If you are like most urban dwellers, we would prefer to go to the meat section of any grocery store no matter how pricey to pay for our meat to no longer have a face on it. I am no different. However, having a hungry meat eating large wolfdog to care for these days my funds for raw meat from the grocery store dwindle very fast. So I have been exploring alternatives.
By means of urban rodent hunting with a pellet gun. (Yes I am well aware this is not a good idea ((both to be hunting in an urban neighborhood, and trying to kill animals with a $38 cheap air gun)) but I have managed to do it none the less.
The first thing you have to understand about hunting (as a person who hasnt ever had to hunt, and was never encouraged by your parents or friends to do so) is that you are taking something’s life, and you had better have a damn good reason to do so. The guilt of that first kill will linger on your conscience for a long time. You will have to look that animal in the eye, feel the warmth leave it’s body as you “clean” it, and if you were a bad shot, you will have to humanly kill it to put it out of its misery.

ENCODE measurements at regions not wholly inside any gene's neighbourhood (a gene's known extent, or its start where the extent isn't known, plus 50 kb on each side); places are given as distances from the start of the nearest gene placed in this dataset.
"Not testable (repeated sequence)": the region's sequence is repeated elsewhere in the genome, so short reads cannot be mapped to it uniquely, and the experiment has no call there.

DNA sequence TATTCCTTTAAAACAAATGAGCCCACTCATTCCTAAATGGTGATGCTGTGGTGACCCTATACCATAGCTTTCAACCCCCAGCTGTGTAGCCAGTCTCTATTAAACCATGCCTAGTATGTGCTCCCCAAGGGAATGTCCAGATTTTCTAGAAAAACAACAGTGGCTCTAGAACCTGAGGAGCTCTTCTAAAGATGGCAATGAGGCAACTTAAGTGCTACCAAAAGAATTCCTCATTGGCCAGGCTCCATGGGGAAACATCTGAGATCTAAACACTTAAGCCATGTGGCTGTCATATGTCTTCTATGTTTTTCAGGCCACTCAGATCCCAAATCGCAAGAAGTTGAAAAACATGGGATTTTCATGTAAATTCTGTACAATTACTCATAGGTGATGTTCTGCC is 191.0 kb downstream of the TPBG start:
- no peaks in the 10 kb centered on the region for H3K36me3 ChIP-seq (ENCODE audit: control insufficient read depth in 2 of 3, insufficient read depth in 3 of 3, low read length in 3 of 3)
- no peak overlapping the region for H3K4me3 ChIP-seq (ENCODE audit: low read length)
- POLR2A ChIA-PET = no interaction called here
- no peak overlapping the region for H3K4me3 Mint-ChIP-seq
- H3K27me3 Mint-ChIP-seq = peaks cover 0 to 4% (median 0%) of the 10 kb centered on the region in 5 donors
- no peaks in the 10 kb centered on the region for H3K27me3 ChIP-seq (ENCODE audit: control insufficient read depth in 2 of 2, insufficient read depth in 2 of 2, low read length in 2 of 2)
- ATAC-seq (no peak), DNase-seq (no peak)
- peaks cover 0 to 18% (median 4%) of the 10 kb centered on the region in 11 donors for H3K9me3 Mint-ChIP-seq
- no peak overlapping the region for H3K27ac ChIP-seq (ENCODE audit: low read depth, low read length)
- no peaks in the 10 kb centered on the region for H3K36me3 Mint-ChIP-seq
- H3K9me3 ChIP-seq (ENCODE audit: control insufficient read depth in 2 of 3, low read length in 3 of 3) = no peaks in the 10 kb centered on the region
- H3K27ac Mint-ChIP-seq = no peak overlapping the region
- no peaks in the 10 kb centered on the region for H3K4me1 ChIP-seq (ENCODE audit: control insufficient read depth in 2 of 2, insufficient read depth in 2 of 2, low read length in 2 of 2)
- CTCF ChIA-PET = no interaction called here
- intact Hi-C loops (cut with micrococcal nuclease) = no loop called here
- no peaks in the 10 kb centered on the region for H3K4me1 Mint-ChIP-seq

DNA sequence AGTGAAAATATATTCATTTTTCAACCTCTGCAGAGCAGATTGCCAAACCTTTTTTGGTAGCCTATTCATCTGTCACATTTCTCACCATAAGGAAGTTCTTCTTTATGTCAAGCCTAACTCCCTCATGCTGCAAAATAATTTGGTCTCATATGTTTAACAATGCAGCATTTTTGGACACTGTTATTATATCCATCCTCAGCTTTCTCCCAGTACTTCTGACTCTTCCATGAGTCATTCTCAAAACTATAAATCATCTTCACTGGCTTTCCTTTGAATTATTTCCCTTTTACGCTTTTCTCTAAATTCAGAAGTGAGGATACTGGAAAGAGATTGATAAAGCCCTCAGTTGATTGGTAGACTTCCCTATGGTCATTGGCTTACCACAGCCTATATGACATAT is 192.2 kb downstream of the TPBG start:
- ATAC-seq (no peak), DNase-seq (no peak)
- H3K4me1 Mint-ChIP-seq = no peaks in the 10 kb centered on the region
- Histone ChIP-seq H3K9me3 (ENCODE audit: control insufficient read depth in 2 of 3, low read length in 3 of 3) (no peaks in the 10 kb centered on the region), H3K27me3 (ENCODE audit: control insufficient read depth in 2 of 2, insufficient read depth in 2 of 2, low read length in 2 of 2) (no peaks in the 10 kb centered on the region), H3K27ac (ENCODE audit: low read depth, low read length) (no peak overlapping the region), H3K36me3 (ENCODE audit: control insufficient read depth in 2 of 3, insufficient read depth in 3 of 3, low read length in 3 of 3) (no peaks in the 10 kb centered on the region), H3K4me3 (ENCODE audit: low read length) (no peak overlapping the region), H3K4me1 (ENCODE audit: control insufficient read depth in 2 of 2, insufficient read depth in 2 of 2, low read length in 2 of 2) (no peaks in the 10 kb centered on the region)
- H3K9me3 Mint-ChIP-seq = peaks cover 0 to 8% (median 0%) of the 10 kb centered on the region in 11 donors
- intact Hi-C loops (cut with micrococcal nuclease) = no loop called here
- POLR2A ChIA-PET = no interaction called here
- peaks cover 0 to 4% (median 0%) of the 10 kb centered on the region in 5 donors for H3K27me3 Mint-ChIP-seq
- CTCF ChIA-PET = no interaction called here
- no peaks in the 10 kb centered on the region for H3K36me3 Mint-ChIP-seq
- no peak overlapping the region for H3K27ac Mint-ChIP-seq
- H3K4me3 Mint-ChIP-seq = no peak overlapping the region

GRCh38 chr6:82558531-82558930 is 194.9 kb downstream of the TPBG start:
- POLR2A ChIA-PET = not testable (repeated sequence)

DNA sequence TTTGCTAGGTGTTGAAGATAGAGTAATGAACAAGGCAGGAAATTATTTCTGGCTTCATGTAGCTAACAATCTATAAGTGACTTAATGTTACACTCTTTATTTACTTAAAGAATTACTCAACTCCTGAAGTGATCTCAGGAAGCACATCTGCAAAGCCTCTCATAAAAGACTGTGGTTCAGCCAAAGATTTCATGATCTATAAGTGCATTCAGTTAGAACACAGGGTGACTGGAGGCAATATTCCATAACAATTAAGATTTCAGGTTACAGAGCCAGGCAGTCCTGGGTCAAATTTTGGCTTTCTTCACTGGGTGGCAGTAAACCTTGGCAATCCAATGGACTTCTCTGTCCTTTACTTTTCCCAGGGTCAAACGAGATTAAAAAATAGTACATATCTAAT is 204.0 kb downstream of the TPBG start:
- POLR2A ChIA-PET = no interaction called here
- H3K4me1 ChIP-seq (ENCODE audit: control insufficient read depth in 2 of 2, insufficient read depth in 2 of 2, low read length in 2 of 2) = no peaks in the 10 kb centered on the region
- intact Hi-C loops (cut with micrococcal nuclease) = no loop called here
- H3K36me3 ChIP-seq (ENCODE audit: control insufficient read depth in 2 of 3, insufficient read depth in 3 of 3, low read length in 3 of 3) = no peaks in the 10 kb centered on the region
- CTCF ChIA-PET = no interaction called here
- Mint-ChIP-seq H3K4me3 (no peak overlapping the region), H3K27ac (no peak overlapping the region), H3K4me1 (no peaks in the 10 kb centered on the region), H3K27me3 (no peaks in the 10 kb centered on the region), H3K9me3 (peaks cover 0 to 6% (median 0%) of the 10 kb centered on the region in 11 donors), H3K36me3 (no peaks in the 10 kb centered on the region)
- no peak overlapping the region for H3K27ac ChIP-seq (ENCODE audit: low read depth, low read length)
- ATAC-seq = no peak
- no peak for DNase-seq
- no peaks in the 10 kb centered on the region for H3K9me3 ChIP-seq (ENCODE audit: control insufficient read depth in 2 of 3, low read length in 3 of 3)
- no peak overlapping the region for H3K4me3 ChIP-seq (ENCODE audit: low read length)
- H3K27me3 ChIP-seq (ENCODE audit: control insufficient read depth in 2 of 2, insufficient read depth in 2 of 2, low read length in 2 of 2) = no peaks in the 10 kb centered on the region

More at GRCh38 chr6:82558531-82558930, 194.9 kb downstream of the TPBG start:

On the bright side, you get a quick down and dirty first hand look at anatomy, and the mysteries of how the body functions! There is really very little blood contrary to popular belief, and it dosent smell as bad as you would think, (unless of course you hit the stomach or any part of the “waste” track).
Also, field cleaning the animal is not rocket science, and is relatively easy to do. if you need help in an urban setting, there are a ton of field dressing videos on youtube and blogs some taught incredibly straightforward and articulately by 12 year olds so don’t judge.
In the end you have learned a valuable skill which will always be available to you in the future.
Just keep in mind most places in the U.S. require a hunting license, and impose strict fines for not having one, or disobeying the rules associated with it. The good news is they are cheap and easy to obtain, and since most people do not hunt these days your competition is very low.
Good luck, and remember, you should always strive to take your prey in one shot. there is nothing fun or exciting about having to shoot something you maimed again, or know you injured an animal that ran off wounded. So practice practice practice!